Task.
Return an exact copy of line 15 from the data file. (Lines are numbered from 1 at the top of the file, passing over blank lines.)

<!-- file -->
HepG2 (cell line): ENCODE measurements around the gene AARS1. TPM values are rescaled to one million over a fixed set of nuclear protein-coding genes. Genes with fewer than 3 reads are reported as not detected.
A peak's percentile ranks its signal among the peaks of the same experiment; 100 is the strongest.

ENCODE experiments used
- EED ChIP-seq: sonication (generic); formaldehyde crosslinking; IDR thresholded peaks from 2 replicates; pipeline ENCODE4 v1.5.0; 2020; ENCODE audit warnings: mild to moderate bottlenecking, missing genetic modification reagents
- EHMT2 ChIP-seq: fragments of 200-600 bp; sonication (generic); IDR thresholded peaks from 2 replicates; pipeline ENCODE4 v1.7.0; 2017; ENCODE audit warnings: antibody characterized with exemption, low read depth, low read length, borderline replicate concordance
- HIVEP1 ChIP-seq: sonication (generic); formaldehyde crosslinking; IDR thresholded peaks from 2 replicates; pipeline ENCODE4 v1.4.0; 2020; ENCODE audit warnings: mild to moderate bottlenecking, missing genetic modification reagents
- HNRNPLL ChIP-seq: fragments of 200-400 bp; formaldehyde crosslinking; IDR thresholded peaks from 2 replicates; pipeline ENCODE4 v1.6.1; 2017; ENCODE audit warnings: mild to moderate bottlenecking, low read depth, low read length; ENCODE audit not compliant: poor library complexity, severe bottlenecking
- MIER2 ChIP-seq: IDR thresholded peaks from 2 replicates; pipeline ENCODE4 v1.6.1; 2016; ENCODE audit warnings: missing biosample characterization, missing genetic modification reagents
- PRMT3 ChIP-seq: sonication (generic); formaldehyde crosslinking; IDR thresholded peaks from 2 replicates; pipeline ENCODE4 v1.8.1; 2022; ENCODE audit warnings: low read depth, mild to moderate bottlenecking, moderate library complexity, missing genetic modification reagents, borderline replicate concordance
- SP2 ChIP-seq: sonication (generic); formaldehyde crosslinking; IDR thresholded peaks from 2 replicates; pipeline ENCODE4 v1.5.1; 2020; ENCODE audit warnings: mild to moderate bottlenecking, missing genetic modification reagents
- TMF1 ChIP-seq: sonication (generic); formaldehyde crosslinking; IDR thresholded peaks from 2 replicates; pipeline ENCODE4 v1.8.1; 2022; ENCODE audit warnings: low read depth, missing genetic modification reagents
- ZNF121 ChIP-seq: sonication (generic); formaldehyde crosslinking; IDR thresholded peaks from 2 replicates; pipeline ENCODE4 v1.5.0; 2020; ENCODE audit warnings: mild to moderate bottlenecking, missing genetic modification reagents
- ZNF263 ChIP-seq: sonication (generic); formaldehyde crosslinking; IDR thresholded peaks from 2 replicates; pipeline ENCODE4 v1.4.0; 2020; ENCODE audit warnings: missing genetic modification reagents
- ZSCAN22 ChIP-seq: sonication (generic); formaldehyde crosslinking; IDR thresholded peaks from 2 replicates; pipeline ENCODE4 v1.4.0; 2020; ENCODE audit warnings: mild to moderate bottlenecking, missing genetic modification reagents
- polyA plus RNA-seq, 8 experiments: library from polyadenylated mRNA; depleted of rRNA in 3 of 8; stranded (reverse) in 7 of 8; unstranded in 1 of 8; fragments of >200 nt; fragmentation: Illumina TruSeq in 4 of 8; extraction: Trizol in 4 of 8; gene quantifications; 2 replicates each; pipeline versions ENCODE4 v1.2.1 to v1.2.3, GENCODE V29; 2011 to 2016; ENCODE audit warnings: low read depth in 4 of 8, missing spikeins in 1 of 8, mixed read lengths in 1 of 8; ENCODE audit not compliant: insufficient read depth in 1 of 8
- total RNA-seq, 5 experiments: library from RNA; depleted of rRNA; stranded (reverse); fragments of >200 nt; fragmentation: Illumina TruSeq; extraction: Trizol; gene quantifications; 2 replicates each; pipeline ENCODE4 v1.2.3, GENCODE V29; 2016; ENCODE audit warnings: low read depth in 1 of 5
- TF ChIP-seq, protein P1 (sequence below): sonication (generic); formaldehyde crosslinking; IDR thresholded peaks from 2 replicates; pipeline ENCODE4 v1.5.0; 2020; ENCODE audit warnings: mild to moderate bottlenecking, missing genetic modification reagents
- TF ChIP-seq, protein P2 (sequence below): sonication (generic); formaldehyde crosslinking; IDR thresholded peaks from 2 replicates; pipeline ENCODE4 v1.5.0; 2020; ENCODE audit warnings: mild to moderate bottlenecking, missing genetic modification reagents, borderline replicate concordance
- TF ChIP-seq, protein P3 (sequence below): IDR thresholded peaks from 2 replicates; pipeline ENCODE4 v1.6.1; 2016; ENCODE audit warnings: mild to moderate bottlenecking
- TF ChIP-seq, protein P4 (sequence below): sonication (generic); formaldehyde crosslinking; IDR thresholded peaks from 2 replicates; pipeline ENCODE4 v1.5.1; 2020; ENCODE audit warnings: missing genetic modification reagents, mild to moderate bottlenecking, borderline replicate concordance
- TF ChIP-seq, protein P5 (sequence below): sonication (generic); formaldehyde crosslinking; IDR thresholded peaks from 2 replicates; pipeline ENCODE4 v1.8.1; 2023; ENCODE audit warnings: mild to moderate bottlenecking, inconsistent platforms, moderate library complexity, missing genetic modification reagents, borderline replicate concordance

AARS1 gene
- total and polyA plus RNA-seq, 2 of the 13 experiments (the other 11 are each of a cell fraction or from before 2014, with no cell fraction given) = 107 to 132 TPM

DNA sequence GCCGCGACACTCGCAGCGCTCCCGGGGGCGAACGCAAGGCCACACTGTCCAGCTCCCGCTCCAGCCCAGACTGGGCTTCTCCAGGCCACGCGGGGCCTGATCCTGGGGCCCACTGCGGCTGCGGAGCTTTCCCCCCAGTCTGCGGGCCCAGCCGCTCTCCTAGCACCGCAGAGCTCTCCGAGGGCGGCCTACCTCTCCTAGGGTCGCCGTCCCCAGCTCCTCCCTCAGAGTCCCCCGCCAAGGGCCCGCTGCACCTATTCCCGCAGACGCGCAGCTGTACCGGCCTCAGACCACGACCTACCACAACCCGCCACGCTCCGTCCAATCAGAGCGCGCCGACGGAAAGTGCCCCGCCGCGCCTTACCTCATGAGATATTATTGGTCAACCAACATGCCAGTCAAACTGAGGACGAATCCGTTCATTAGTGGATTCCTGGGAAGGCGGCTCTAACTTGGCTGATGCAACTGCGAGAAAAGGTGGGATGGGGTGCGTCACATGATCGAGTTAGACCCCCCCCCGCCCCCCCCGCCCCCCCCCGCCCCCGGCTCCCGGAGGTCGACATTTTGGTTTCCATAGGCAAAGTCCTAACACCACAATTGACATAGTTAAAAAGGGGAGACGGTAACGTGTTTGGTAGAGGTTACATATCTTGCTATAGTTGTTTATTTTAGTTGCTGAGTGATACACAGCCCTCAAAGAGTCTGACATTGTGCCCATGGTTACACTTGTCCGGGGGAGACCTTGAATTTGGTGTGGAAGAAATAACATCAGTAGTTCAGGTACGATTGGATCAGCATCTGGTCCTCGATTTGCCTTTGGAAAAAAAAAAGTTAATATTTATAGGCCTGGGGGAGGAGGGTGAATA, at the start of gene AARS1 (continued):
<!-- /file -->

- polyA plus RNA-seq, 8 experiments: library from polyadenylated mRNA; depleted of rRNA in 3 of 8; stranded (reverse) in 7 of 8; unstranded in 1 of 8; fragments of >200 nt; fragmentation: Illumina TruSeq in 4 of 8; extraction: Trizol in 4 of 8; gene quantifications; 2 replicates each; pipeline versions ENCODE4 v1.2.1 to v1.2.3, GENCODE V29; 2011 to 2016; ENCODE audit warnings: low read depth in 4 of 8, missing spikeins in 1 of 8, mixed read lengths in 1 of 8; ENCODE audit not compliant: insufficient read depth in 1 of 8